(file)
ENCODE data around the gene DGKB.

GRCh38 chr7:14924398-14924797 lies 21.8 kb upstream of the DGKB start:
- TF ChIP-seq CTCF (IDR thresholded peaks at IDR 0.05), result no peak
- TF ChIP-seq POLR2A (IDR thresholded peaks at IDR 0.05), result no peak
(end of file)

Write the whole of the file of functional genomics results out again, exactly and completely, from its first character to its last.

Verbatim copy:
ENCODE data around the gene DGKB.

GRCh38 chr7:14924398-14924797 lies 21.8 kb upstream of the DGKB start:
- TF ChIP-seq CTCF (IDR thresholded peaks at IDR 0.05), result no peak
- TF ChIP-seq POLR2A (IDR thresholded peaks at IDR 0.05), result no peak